USS Midas (ARB-5)

USS Midas (ARB-5)

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USS Midas (ARB-5)

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USS Midas (ARB-5) was one of twelve Aristaeus-class battle damage repair ships built for the United States Navy during World War II. Named for Midas (in Greek mythology, the king of Phrygia, whose touch turned all to gold), she was the only U.S. Naval vessel to bear the name.

Originally laid down as LST-514 on 31 August 1943 by Chicago Bridge & Iron Company of Seneca, Illinois; reclassified as a battle damage repair ship on 3 November 1943 and converted by the Maryland Dry Dock Company; launched on 24 December 1943; sponsored by Mrs. Frederick J. Miller; and commissioned on 23 May 1944 at Baltimore, Maryland with Lieutenant Robert A. Young in command.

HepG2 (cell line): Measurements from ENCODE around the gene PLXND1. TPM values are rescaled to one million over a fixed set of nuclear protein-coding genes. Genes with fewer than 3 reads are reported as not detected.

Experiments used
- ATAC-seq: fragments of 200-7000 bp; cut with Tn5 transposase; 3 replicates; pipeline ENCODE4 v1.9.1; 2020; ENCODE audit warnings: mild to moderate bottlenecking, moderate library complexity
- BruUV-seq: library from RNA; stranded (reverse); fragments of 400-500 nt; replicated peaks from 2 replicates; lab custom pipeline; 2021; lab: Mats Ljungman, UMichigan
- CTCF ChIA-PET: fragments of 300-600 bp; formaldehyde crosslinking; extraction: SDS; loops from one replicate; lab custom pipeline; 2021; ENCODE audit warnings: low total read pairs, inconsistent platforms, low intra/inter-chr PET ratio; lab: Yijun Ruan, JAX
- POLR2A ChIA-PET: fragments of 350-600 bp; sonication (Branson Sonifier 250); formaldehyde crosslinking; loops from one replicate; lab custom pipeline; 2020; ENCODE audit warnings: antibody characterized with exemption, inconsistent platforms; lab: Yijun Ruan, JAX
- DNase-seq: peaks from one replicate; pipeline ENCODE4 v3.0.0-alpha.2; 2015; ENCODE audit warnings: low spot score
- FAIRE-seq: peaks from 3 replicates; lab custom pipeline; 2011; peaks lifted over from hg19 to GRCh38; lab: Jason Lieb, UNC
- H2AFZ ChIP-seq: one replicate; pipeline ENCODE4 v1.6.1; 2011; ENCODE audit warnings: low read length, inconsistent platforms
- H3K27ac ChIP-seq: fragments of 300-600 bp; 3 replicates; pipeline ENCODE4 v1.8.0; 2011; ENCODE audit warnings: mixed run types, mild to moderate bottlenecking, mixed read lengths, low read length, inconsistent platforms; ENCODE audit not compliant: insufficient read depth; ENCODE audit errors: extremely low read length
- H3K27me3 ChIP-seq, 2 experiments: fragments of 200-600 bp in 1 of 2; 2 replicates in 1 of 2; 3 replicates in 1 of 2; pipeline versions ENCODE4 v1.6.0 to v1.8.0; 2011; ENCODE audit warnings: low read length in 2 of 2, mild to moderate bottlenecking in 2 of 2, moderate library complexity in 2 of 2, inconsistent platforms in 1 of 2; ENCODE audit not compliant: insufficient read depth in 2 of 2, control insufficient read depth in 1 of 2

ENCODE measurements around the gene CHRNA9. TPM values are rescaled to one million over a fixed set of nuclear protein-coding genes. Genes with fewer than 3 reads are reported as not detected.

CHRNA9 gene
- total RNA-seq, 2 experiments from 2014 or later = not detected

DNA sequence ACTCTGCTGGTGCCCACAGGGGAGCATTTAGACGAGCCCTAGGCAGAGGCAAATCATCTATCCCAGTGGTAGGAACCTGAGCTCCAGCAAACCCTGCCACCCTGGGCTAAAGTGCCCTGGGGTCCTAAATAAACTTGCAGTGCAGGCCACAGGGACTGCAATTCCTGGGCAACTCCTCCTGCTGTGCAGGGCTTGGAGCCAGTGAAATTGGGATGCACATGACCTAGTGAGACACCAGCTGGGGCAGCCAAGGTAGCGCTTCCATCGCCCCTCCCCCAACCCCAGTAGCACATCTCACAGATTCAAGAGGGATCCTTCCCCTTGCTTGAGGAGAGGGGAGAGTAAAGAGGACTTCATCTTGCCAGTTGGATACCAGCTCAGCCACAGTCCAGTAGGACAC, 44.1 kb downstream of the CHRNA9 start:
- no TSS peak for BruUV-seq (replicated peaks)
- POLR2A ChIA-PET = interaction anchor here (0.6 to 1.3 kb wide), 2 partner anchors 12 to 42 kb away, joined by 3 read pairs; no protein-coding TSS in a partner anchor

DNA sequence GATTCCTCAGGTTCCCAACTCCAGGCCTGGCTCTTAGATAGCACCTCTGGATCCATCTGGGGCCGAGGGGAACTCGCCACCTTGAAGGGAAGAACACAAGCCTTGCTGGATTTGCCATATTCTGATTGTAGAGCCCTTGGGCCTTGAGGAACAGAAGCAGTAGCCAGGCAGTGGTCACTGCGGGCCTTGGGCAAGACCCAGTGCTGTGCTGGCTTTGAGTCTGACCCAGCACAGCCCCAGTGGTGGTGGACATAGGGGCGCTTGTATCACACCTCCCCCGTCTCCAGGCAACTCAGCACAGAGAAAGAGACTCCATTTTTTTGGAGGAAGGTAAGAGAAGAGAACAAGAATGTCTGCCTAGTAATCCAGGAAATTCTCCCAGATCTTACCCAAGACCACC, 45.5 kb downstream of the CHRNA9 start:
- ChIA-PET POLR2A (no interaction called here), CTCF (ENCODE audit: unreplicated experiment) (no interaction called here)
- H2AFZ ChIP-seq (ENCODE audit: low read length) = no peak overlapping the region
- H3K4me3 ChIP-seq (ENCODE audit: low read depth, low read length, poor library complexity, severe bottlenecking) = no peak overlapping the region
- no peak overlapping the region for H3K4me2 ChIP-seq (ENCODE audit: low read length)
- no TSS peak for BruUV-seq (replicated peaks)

Service history

Midas got underway for the Pacific, departing Norfolk, Virginia on 25 June 1944. She arrived off New Guinea on 26 August, having repaired ships in the Society Islands and New Caledonia en route. She continued to operate along the northern coast of New Guinea until late in October when ordered to the Philippines, arriving on 12 November as the first 7th Fleet repair ship at San Pedro, Leyte. During her stay she witnessed numerous air attacks. She shot down an aircraft on 27 November, and she repaired ships of all types, readying them for further operations in the Philippines. After 25 May 1945 she continued her battle damage and routine repair work from Guiuan Roadstead, Samar, in the Philippine Islands. With the end of the war, Midas centered more on mine damaged hulls. Short handed as a result of men...
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